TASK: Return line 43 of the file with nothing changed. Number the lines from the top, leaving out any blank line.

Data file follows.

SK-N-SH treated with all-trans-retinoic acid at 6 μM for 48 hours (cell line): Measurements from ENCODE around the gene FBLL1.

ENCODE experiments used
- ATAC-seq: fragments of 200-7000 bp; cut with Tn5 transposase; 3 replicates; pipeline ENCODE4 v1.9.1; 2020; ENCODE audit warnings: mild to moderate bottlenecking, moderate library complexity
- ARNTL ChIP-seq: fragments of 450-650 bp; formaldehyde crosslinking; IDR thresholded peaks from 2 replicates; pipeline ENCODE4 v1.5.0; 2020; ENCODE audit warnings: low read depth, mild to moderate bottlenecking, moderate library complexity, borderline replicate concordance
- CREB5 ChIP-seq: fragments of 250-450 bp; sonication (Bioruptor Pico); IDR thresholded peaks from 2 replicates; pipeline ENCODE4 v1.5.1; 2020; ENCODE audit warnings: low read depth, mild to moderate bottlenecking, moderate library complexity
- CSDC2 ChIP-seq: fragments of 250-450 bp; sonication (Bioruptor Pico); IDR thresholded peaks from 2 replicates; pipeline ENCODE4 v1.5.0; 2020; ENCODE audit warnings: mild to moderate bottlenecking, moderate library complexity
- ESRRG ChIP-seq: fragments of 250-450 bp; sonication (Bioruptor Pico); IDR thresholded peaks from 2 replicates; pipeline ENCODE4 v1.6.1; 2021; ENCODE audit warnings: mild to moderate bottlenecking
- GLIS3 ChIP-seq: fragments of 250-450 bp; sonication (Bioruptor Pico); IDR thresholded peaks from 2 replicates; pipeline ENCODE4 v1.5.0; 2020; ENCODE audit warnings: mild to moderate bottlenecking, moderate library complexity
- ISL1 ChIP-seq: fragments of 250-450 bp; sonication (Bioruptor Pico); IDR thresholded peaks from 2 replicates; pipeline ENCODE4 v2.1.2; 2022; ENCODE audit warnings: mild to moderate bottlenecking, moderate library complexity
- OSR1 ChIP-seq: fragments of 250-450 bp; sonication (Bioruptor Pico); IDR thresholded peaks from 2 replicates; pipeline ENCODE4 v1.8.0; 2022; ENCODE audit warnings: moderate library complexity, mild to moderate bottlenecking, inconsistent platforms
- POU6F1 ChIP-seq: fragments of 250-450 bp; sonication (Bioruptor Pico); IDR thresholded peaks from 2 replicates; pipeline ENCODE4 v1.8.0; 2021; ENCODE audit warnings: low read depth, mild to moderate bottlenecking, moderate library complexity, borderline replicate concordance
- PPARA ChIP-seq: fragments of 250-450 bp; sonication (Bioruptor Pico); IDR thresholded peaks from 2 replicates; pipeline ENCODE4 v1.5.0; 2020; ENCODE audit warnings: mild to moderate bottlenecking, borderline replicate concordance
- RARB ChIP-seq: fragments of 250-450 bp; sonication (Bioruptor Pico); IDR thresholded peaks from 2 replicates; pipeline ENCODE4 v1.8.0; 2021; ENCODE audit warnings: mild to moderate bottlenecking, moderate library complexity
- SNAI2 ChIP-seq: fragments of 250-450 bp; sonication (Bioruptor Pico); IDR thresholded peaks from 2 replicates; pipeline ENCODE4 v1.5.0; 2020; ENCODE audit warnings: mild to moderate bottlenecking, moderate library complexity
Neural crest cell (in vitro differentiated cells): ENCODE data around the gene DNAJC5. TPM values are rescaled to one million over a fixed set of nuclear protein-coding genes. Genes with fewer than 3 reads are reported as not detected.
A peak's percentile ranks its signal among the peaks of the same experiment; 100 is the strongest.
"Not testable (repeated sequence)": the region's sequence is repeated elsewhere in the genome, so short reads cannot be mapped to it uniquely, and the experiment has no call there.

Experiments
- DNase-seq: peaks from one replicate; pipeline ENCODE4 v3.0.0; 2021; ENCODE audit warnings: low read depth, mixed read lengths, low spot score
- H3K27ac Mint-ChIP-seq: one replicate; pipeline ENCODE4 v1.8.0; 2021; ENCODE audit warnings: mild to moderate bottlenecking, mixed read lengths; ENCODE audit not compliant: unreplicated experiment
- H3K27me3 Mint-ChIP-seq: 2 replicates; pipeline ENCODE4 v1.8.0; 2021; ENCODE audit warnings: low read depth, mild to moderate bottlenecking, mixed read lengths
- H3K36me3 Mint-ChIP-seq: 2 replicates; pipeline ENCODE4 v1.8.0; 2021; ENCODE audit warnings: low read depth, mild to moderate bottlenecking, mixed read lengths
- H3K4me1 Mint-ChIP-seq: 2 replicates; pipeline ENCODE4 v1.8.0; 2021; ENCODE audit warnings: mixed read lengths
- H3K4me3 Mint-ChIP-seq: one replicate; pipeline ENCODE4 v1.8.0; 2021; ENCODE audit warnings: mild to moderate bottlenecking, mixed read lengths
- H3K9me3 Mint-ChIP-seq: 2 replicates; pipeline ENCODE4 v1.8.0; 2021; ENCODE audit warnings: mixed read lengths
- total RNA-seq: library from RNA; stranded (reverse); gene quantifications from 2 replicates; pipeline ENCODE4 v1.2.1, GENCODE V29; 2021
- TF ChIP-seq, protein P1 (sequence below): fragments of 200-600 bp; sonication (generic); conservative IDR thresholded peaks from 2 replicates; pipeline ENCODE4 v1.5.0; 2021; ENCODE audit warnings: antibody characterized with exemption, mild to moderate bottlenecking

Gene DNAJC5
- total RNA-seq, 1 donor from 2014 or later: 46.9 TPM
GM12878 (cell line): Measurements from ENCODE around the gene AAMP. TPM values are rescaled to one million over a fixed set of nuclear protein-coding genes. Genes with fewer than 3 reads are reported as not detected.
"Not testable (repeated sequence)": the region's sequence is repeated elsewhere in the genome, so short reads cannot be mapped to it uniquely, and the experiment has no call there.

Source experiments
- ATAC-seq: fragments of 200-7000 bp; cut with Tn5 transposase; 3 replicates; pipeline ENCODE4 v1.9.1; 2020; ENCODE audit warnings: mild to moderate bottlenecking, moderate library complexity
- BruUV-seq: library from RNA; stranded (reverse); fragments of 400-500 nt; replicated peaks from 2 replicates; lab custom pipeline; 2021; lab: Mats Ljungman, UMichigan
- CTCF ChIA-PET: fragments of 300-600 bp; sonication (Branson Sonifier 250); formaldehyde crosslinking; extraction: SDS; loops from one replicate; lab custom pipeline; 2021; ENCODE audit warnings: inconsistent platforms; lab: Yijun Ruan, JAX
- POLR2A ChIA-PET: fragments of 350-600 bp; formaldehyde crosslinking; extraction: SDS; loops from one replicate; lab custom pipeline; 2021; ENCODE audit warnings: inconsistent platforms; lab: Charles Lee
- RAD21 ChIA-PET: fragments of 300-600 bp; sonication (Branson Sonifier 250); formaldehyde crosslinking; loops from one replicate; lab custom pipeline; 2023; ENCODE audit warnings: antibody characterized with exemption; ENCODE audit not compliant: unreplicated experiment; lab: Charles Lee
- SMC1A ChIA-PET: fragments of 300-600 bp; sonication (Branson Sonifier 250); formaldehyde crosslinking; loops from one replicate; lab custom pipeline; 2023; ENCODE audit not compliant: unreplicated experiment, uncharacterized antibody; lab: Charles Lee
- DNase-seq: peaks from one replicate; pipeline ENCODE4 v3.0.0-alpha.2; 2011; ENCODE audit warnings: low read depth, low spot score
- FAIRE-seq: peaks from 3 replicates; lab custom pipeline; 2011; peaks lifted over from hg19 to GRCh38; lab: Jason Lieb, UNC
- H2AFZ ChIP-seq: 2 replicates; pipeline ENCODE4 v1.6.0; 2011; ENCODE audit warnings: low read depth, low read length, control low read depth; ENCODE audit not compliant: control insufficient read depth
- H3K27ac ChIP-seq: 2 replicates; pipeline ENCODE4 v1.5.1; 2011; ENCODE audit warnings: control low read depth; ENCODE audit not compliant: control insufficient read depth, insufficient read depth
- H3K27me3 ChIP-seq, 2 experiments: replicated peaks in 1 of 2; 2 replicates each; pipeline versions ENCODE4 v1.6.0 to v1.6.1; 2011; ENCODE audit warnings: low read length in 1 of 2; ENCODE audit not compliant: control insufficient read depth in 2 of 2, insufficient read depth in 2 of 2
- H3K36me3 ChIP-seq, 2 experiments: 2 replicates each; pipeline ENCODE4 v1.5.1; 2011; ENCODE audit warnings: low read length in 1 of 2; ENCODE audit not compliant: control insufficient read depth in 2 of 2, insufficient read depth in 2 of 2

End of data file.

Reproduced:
- H3K27me3 ChIP-seq, 2 experiments: replicated peaks in 1 of 2; 2 replicates each; pipeline versions ENCODE4 v1.6.0 to v1.6.1; 2011; ENCODE audit warnings: low read length in 1 of 2; ENCODE audit not compliant: control insufficient read depth in 2 of 2, insufficient read depth in 2 of 2